I bet you use graph applications almost every day.

Let us see some examples.

Say you are a big fan of The Beatles and while Beatles is in New York,

you want to go to Madison Square Garden from Strawberry Fields.

Most likely, you will open some app on your cellphone and ask for the shortest path,

and this very moment you use graph algorithms.

You use algorithms which finds shortest path between two points on a map.

When you use Google or some other search engine,

you also use graph algorithms.

For example, the famous algorithm by Google which is called PageRank, lets you see

relevant links but almost doesn't show you your relevant pages on the Internet.

The way it works is the following:

It gives some score or rank to every page on the Internet,

so that you could see only relevant links in reply to your search grades.

Graphs are often used to develop good strategies for literally any game.

For example in chess,

you can come up with the following graph.

Vertices that correspond to different positions,

and there will be a directed edge from one position to another one

if you can get from the first position to the second one making one move.

For example, the most popular first move is either e2, e4 or d2, d4.

There are, of course, many other moves and there are many more vertices in this graph.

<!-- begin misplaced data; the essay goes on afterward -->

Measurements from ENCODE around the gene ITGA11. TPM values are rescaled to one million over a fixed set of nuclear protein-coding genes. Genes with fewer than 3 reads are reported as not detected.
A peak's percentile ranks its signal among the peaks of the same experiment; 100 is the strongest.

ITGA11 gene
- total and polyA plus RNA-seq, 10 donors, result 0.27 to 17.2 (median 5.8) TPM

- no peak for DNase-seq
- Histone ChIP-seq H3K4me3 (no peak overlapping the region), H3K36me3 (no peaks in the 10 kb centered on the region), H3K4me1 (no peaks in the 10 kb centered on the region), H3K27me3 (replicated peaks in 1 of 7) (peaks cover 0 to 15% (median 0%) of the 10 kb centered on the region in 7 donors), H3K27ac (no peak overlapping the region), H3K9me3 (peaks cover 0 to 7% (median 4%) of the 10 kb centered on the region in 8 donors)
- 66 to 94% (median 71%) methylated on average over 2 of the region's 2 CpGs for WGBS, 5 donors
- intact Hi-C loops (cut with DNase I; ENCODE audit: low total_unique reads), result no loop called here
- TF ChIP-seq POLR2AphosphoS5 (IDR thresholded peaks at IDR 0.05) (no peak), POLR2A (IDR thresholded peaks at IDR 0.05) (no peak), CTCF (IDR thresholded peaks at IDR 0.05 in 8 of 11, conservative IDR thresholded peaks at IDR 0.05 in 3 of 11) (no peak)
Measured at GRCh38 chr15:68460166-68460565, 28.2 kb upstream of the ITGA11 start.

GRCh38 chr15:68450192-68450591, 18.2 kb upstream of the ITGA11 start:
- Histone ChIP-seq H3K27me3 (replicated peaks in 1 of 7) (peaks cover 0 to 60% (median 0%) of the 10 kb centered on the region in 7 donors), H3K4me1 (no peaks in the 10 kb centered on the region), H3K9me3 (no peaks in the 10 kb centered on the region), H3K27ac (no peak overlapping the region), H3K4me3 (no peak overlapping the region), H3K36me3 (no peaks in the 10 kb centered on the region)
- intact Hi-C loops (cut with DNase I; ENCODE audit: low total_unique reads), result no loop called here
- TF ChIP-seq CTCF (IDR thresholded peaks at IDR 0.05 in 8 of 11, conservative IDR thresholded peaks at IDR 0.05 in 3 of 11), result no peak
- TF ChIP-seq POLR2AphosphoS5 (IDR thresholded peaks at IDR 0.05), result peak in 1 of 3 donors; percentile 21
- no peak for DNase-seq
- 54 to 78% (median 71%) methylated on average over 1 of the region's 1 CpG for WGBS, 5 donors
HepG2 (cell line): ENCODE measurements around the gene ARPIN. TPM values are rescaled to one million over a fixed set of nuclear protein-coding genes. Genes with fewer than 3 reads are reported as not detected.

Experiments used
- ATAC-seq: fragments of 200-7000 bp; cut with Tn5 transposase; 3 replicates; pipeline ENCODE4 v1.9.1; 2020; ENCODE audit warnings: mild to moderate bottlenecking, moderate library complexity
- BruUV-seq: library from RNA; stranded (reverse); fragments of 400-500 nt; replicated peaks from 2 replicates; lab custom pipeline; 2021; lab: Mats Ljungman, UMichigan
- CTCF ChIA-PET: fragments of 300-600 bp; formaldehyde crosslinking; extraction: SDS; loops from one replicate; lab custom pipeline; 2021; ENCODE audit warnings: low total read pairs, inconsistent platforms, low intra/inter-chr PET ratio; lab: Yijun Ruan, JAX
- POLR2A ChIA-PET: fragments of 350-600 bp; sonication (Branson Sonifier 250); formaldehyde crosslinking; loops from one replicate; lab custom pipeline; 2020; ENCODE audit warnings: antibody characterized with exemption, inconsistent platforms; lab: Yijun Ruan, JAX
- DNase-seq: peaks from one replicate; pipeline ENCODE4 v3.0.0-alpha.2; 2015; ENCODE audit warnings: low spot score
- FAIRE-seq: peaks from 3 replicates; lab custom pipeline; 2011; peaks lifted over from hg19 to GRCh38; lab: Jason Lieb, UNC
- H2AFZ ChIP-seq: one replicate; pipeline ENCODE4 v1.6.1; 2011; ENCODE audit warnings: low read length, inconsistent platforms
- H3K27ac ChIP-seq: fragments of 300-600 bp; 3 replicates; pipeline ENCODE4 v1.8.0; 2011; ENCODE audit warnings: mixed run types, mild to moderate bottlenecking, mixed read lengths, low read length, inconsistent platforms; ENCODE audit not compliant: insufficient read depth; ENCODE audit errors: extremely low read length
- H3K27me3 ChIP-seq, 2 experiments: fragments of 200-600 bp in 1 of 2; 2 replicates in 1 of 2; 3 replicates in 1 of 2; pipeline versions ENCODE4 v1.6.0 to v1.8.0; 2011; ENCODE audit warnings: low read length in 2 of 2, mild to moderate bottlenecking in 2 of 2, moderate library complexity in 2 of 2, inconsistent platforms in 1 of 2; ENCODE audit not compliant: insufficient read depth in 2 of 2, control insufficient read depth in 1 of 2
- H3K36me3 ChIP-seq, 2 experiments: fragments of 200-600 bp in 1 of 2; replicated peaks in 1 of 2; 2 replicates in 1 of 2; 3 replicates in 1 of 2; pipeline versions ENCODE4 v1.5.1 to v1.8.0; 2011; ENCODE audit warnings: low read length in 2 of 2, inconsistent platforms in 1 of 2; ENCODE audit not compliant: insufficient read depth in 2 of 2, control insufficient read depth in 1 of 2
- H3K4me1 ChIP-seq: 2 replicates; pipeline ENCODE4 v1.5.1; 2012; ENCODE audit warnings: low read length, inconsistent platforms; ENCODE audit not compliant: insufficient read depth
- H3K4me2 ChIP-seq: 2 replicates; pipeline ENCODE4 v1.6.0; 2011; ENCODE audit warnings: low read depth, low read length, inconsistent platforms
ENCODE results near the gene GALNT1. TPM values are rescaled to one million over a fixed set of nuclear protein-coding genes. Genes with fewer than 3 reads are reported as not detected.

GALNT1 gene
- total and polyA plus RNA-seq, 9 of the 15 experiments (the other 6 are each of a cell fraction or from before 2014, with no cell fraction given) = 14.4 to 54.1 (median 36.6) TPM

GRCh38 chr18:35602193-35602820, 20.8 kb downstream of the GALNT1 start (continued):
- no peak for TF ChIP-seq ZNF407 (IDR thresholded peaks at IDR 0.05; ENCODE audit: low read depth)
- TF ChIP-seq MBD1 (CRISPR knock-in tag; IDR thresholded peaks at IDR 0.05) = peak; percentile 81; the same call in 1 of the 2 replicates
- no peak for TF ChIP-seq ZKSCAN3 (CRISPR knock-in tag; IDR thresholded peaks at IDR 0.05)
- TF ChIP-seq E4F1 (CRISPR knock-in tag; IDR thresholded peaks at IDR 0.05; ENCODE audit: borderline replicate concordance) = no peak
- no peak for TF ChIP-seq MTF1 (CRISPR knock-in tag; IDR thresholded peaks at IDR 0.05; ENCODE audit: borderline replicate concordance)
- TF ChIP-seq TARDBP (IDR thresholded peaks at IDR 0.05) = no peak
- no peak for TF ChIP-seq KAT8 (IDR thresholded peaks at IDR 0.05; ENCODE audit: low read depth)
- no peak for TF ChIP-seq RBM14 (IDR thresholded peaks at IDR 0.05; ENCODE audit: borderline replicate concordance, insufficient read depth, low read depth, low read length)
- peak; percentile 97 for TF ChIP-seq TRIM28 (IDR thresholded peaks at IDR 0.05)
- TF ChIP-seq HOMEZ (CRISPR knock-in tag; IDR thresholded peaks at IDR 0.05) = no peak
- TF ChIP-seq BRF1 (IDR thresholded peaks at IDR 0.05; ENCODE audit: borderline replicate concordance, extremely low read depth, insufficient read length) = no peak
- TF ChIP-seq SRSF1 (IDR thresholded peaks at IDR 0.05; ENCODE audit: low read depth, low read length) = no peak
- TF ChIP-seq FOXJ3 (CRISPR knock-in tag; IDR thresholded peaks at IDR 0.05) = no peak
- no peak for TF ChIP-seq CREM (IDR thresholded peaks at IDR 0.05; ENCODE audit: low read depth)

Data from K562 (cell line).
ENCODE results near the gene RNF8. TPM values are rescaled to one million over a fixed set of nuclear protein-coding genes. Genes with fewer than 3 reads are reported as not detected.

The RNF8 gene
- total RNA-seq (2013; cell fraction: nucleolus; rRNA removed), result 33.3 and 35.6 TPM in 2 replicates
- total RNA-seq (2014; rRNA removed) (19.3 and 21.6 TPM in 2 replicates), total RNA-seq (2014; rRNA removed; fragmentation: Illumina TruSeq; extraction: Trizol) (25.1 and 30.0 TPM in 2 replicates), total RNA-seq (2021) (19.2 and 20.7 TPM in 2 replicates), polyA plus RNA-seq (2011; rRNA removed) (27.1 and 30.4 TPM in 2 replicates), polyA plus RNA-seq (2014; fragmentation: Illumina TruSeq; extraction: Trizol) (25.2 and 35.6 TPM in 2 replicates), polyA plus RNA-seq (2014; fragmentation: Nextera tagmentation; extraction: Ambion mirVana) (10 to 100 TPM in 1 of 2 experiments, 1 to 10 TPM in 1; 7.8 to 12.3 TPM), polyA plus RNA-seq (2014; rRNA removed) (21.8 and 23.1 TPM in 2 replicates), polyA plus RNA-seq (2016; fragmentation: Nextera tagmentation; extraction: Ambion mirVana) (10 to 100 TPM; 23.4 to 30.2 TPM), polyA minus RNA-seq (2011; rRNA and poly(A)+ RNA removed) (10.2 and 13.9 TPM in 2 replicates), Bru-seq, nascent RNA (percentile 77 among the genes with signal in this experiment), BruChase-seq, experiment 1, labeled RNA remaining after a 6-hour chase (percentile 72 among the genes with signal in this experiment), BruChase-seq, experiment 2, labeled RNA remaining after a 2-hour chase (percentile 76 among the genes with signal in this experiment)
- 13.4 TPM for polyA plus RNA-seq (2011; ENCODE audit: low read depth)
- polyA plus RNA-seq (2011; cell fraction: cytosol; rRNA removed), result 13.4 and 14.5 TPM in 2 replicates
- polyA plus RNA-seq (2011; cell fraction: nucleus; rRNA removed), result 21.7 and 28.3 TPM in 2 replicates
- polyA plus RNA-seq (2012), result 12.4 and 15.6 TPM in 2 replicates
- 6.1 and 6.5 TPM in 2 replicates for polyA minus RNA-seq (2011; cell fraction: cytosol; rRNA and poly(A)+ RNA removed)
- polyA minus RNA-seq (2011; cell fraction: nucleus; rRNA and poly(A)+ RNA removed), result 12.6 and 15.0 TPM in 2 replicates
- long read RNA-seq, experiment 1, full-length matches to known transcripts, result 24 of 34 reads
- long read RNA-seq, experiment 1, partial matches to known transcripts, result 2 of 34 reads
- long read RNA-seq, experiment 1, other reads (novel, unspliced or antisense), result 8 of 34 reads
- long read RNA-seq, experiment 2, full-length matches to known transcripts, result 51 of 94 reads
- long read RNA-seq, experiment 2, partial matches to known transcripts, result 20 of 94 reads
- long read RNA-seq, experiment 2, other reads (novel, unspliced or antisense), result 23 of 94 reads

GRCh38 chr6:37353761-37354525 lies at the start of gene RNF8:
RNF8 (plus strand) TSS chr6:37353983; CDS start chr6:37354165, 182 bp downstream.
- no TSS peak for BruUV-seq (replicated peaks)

Here is a part of it.

And for every position using this graph,

you can estimate the score of the position and you're using these scores,

you can develop a good strategies.

In the top part of this picture you see a genome,

but the current things only allows

us to read short parts of the genome at random positions,

and given the short reads,

we want to assemble the original genome.

Believe it or not, but in order to solve this problem

of the current techniques use graph algorithms.

Later in this course, we'll see an example.

A cellphone network usually has many stations and each of them covers area,

which looks more or less like a hexagon.

Roughly speaking, there are four frequency or ranges

and neighboring stations better use different ranges.

Is it possible to assign frequency ranges to stations

such that no pair of neighbors use the same one?

Well, in this case,

the case of a LAN it is possible.

We'll see why it is always possible to do so.

When you'll produce computer chips,

you want to make connections between elements of the circuit shorter.

There are millions of transistors and other elements,

and there are millions or connections between them and it's much cheaper to produce

such circuits if the connections are short and non-intersecting.

We'll see this problem later in the course.